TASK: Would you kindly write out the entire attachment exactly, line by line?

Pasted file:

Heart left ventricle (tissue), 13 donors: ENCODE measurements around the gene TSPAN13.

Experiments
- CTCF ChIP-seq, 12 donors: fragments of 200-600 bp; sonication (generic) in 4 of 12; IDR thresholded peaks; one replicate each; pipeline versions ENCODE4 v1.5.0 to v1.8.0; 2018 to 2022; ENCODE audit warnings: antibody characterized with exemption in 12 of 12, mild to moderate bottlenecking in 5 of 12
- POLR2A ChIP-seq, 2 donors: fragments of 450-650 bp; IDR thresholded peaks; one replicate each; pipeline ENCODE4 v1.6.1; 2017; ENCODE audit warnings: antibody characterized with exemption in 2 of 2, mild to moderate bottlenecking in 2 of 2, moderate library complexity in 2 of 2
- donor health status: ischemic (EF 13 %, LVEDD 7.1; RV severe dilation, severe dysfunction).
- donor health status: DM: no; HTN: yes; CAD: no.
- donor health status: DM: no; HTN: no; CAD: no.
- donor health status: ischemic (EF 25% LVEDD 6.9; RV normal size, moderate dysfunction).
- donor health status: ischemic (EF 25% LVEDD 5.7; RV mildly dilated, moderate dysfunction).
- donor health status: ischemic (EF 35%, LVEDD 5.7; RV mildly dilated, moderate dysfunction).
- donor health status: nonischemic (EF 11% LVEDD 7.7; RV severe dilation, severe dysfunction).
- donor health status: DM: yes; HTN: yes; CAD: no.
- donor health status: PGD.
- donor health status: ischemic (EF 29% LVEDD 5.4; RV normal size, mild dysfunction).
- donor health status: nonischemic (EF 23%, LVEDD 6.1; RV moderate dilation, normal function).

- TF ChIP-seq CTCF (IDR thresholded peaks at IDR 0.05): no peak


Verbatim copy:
Heart left ventricle (tissue), 13 donors: ENCODE measurements around the gene TSPAN13.

Experiments
- CTCF ChIP-seq, 12 donors: fragments of 200-600 bp; sonication (generic) in 4 of 12; IDR thresholded peaks; one replicate each; pipeline versions ENCODE4 v1.5.0 to v1.8.0; 2018 to 2022; ENCODE audit warnings: antibody characterized with exemption in 12 of 12, mild to moderate bottlenecking in 5 of 12
- POLR2A ChIP-seq, 2 donors: fragments of 450-650 bp; IDR thresholded peaks; one replicate each; pipeline ENCODE4 v1.6.1; 2017; ENCODE audit warnings: antibody characterized with exemption in 2 of 2, mild to moderate bottlenecking in 2 of 2, moderate library complexity in 2 of 2
- donor health status: ischemic (EF 13 %, LVEDD 7.1; RV severe dilation, severe dysfunction).
- donor health status: DM: no; HTN: yes; CAD: no.
- donor health status: DM: no; HTN: no; CAD: no.
- donor health status: ischemic (EF 25% LVEDD 6.9; RV normal size, moderate dysfunction).
- donor health status: ischemic (EF 25% LVEDD 5.7; RV mildly dilated, moderate dysfunction).
- donor health status: ischemic (EF 35%, LVEDD 5.7; RV mildly dilated, moderate dysfunction).
- donor health status: nonischemic (EF 11% LVEDD 7.7; RV severe dilation, severe dysfunction).
- donor health status: DM: yes; HTN: yes; CAD: no.
- donor health status: PGD.
- donor health status: ischemic (EF 29% LVEDD 5.4; RV normal size, mild dysfunction).
- donor health status: nonischemic (EF 23%, LVEDD 6.1; RV moderate dilation, normal function).

- TF ChIP-seq CTCF (IDR thresholded peaks at IDR 0.05): no peak